Directions and parking / transit options

Directions and parking / transit options

Though most of the leading team- and stadium-app platforms, such as those from YinzCam or VenueNext, provide the ability to integrate third-party features, the Kings said they were seeking a more agile app platform, one that Montoya said “would provide us flexibility in real time.” For that core, the Kings turned to a company called Built.io, a San Francisco firm with experience in “assisting large organizations with digital transformations,” but no public claims to team- or venue-app developments.

Neha Sampat, co-founder and CEO of Built.io, said that since its founding in 2007, her company has a lot of experience in helping enterprise company move to cloud-based operations, moves that include support for content management and mobile-device usage.

“What the Kings are trying to do is a large-scale enterprise use case,” said Sampat in a phone interview. “There are a lot of big-data analytics and so much personalization that is dependent on data.”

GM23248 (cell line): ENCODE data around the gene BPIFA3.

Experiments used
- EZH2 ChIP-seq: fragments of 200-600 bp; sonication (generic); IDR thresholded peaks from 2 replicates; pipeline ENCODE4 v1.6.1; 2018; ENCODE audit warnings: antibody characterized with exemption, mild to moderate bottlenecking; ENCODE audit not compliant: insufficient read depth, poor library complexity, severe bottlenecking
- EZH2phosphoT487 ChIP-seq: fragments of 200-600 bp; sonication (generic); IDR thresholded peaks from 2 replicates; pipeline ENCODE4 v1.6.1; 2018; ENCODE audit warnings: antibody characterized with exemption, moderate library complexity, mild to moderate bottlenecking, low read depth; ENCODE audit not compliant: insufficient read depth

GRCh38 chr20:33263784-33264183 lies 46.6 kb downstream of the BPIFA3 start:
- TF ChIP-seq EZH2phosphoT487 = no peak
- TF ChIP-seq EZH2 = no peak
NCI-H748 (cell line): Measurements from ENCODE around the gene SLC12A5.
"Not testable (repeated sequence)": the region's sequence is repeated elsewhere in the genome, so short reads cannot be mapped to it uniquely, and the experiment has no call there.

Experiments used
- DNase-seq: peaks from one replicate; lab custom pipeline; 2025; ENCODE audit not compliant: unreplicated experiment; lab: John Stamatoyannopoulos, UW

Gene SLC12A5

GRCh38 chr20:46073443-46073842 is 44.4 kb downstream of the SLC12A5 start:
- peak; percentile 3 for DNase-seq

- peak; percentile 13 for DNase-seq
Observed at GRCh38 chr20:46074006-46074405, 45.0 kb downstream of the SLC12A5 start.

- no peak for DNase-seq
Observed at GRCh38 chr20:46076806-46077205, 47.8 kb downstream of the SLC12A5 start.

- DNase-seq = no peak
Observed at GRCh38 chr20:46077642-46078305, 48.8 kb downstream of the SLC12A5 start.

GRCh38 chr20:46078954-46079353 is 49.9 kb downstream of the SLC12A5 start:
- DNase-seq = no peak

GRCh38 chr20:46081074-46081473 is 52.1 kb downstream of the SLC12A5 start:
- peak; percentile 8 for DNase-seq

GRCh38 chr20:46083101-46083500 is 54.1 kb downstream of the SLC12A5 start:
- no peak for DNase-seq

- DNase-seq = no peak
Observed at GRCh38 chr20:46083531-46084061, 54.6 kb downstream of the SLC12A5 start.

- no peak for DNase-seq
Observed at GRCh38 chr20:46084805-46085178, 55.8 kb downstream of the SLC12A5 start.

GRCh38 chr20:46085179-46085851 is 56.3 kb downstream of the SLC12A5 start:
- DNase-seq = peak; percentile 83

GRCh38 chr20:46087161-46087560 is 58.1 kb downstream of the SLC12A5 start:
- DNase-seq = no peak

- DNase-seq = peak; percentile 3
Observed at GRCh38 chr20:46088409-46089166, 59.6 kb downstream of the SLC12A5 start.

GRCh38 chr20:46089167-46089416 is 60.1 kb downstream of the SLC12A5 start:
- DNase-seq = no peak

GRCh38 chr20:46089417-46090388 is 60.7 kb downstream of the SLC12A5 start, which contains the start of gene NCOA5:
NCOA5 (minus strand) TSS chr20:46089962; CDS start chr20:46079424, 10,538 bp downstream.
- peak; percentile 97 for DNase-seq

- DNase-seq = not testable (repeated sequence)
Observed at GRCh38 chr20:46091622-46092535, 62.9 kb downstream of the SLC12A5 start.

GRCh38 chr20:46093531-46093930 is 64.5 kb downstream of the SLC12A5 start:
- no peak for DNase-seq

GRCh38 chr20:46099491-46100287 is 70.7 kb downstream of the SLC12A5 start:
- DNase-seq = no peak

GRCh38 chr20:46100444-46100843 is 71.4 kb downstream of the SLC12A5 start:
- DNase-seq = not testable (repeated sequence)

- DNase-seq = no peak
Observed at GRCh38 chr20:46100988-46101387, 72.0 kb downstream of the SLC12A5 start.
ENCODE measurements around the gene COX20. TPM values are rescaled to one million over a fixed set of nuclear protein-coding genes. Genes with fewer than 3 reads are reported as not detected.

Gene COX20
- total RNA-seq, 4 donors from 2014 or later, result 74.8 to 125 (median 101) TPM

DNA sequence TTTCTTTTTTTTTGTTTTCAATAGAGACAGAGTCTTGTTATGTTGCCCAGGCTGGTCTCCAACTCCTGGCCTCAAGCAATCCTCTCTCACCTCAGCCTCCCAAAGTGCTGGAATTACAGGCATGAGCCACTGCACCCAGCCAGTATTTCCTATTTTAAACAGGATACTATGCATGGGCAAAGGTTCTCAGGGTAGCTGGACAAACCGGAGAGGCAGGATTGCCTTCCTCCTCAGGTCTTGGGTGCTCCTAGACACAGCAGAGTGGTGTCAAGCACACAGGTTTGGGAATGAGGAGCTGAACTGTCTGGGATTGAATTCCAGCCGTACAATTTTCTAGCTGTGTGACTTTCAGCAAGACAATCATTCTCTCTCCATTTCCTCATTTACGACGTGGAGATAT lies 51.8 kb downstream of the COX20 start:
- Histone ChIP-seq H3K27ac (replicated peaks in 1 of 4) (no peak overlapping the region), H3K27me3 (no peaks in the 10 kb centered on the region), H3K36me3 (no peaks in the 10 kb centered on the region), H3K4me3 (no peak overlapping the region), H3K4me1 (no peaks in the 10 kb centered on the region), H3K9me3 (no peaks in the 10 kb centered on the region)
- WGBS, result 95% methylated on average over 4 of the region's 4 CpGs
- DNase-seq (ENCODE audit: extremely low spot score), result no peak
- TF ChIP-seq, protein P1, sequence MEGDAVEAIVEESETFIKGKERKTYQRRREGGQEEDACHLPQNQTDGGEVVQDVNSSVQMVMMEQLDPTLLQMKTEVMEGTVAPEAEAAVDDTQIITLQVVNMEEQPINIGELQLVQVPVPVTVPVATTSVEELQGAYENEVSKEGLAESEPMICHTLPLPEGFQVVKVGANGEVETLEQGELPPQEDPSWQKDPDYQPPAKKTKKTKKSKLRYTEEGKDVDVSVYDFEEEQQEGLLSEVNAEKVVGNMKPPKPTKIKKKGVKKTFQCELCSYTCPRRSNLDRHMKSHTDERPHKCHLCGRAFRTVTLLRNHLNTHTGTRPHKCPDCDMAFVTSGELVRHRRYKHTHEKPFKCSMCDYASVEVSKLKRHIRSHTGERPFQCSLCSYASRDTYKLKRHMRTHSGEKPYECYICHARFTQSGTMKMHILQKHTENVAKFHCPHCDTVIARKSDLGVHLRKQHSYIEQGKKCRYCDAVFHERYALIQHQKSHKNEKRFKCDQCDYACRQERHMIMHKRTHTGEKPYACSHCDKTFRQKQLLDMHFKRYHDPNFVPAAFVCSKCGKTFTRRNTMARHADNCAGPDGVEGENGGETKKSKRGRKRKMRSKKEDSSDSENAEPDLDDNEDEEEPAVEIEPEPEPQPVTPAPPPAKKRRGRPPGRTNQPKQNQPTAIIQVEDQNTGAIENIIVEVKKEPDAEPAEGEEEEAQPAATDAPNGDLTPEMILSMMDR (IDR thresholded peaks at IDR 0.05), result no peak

Sampat said Built.io’s model of a “back end as a service” and its ability to quickly connect other programs’ APIs make it a perfect partner for the Kings, who want to expose multiple services and features through the combined Golden 1 Center/Kings app.

“When Vivek [Ranadive, Kings owner] said 2 years ago the ‘arena will check into you,’ we got excited because that was our vision,” Sampat said. Sampat compared the Kings’ ideas to services Built.io has helped deliver at other large public spaces, like connected cities and convention centers.

Ticketmaster integration

Ticketmaster integration

“The use cases are similar,” Sampat said. “If you’re at a conference, something can happen [to the event app] due to your location.”